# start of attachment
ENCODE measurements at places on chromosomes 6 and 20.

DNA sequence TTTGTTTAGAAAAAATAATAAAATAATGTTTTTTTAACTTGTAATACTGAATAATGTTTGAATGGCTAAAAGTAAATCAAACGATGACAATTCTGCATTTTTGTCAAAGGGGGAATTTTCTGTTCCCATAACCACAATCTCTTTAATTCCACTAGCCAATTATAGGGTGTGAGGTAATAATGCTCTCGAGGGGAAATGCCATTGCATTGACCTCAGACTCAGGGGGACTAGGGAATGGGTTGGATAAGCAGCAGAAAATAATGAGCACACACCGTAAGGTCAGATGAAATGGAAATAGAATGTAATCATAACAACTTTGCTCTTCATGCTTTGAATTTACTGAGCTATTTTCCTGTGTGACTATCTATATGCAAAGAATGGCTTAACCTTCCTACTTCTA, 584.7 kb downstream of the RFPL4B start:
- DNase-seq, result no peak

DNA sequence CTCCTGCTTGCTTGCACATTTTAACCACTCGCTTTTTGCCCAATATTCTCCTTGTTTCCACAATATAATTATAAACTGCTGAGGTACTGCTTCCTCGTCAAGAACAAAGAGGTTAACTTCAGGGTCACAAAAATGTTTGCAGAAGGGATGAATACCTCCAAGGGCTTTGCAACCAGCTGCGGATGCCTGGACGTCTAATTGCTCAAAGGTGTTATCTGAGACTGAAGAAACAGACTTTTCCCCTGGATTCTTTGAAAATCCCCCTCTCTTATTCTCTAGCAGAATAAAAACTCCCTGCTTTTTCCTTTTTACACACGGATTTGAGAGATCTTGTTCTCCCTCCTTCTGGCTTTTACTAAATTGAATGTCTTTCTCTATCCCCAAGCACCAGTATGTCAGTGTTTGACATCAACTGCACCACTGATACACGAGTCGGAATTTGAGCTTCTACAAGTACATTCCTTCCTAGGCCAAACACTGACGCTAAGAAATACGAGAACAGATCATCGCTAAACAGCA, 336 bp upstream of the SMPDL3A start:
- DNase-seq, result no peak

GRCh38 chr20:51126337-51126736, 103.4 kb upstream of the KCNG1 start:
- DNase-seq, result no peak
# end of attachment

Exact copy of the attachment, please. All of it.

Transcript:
ENCODE measurements at places on chromosomes 6 and 20.

DNA sequence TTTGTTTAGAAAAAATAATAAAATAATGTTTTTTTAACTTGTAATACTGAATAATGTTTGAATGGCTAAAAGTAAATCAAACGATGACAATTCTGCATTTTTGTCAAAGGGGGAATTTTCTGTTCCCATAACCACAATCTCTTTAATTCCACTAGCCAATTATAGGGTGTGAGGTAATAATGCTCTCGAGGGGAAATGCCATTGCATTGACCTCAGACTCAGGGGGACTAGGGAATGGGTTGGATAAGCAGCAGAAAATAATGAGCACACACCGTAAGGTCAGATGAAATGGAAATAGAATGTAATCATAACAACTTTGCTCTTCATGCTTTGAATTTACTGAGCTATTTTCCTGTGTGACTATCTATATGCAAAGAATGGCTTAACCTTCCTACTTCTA, 584.7 kb downstream of the RFPL4B start:
- DNase-seq, result no peak

DNA sequence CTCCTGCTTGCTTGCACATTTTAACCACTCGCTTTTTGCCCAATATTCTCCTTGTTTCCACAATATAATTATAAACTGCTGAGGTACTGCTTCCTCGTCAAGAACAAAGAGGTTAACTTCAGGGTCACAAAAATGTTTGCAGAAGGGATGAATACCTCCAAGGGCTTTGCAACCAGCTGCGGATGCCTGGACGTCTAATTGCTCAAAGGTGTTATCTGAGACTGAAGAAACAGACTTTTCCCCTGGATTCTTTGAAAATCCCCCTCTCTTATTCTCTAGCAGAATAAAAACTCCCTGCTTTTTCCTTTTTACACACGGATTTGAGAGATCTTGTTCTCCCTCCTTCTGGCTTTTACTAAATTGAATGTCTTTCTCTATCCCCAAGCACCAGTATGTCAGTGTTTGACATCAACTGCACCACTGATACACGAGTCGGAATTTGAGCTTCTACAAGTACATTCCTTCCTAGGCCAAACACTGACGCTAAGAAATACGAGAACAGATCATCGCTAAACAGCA, 336 bp upstream of the SMPDL3A start:
- DNase-seq, result no peak

GRCh38 chr20:51126337-51126736, 103.4 kb upstream of the KCNG1 start:
- DNase-seq, result no peak